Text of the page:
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During jazz’s Golden Age, legends like Count Basie, Charlie Parker and Bennie Moten helped make Kansas City’s 18th and Vine district a mecca for successful and innovative musicians. In the heart of this historic area, at 1615 East 18th Street, stands the Gem Theatre.

Originally named the Star Theatre, it was built in 1912 by the Shriner and Powellson Amusement Company, and was one of several movie houses in the city that served African-American audiences during the era of legal segregation. Renamed in 1913, the Gem was a relatively small venue until 1923, when extensive renovation gave it a second floor, a balcony and a heating and cooling system. In the 1940s, the marquee and outdoor lighting that now adorn the building were added.

The expanded, ornate theatre quickly gained a reputation as one of the country’s most elegant establishments for black moviegoers. As the district around it thrived, so did the Gem, which was situated near the homes of Basie and Moten, and just up the street from the famous Subway Club. Visitors to the theatre could enjoy second-run Hollywood features and appearances by such diverse talents as cowboy star Hopalong Cassidy, Prince Kasaba (known as the “African Santa”) and even a live crocodile, brought in to promote a jungle picture in the 1950s.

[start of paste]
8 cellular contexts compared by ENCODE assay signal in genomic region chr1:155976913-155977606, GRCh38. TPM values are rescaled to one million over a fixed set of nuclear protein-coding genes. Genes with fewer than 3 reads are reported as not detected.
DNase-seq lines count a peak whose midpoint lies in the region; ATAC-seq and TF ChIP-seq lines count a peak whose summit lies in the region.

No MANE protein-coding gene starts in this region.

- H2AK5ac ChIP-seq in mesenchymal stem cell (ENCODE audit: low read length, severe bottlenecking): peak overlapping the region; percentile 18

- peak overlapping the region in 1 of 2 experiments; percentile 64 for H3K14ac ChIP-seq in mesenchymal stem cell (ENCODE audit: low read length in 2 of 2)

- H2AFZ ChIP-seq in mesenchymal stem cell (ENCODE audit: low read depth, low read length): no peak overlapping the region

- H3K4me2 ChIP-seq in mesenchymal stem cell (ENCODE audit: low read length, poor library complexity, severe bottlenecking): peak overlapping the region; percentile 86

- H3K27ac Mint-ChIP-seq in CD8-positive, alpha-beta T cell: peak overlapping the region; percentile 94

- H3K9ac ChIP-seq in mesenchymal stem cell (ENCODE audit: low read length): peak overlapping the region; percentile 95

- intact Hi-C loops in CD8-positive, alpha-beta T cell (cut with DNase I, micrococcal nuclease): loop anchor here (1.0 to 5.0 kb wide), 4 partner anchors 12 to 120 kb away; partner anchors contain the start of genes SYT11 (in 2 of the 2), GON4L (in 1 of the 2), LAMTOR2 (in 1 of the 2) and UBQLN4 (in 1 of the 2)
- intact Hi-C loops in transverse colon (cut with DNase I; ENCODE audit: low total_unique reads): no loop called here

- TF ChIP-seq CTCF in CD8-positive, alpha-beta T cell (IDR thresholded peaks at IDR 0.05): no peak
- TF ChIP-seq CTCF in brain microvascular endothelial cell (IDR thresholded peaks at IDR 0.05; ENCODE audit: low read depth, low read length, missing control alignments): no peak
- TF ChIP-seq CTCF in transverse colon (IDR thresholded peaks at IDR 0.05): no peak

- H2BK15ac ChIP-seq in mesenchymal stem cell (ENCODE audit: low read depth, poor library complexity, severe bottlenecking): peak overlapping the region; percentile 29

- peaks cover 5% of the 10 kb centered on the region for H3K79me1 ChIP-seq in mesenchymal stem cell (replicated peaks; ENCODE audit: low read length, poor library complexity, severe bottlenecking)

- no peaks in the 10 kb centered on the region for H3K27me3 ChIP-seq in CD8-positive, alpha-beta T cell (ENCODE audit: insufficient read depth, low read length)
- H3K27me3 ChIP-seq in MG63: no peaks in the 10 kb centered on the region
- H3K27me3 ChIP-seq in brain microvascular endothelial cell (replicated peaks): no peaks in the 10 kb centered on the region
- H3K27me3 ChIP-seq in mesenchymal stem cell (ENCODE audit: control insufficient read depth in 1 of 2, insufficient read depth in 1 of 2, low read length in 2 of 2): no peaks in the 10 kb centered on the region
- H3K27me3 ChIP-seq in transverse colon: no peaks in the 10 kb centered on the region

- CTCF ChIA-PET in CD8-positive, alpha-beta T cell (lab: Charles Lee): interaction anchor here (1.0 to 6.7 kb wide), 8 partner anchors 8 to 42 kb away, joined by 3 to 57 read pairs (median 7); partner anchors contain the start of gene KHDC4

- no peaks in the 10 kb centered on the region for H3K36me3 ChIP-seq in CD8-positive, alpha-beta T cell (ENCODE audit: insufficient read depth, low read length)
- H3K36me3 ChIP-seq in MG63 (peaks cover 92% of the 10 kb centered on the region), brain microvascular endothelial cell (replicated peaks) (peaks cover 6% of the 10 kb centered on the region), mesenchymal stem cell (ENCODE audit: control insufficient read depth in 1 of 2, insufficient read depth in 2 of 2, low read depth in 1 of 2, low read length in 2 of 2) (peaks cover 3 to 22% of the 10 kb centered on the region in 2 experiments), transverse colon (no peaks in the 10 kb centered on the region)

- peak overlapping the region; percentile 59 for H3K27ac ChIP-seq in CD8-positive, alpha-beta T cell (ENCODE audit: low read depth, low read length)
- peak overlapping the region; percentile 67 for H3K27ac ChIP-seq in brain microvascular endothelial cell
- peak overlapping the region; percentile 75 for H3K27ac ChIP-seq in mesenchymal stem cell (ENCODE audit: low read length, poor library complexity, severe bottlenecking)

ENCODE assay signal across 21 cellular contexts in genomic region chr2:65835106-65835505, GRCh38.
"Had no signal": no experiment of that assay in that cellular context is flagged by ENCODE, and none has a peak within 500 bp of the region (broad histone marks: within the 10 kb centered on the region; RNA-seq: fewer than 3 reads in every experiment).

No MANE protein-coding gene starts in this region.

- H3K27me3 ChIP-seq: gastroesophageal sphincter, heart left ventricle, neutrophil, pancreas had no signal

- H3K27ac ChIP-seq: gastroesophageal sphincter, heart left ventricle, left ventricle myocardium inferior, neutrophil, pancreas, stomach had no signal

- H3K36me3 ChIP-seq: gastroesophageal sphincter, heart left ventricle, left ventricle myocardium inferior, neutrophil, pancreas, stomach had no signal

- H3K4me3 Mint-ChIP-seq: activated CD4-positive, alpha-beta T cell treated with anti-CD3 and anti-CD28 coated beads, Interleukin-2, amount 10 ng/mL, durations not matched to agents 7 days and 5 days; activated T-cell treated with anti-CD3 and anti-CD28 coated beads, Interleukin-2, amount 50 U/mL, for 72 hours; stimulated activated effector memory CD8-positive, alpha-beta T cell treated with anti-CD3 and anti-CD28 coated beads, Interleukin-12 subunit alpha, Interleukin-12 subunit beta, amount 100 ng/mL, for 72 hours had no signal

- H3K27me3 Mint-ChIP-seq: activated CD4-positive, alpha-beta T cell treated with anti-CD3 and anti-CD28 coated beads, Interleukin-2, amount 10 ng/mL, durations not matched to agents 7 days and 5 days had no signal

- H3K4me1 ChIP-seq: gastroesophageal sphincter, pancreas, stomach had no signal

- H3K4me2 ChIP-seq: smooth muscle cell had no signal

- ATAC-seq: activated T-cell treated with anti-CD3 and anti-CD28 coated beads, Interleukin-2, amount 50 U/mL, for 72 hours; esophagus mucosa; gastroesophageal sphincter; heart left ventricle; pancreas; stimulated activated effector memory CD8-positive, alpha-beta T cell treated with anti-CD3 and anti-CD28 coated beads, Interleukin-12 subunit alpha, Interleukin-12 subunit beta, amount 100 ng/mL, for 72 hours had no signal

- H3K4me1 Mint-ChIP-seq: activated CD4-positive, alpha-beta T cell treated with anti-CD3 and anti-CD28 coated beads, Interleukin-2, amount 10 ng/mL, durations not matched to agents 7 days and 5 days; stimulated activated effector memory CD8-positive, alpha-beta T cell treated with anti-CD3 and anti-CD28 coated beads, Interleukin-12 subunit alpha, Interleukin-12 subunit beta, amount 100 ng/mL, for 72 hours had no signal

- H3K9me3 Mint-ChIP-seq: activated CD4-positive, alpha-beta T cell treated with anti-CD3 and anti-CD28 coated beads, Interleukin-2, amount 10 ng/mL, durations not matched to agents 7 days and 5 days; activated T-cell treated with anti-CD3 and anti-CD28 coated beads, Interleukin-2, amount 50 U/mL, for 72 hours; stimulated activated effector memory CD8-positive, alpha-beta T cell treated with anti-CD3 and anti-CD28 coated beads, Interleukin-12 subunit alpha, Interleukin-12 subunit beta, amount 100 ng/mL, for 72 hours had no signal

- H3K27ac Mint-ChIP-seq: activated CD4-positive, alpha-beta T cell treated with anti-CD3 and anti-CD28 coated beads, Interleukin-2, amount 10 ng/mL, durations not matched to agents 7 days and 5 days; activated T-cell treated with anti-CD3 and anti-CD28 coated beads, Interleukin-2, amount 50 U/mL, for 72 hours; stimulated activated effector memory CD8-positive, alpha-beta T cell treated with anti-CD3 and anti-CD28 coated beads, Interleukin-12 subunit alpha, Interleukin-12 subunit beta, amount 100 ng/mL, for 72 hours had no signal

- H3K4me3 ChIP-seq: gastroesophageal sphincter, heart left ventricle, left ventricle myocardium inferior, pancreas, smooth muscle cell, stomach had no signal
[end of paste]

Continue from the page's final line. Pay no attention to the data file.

The Gem’s cinematic heyday ended in 1960. After that, it was used by a succession of churches. In the late 1980s, the City of Kansas City, Missouri, purchased the Gem, and its restoration became part of a larger effort to revitalize the entire 18th and Vine neighborhood. In 1990, the Gem Theatre Cultural and Performing Arts Center was incorporated as a not-for-profit organization, and an extensive renovation effort began.

The interior of the building has been turned into a state-of-the-art, 500-seat performance space, with the original façade standing as a physical reminder of the Gem’s past. The “Jammin’ at the Gem” concert series is the centerpiece of the theatre’s schedule, which includes a range of other performances and events. Although it no longer operates as a movie theatre, the Gem is once again a cultural beacon, bringing jazz lovers back to the place where it all began.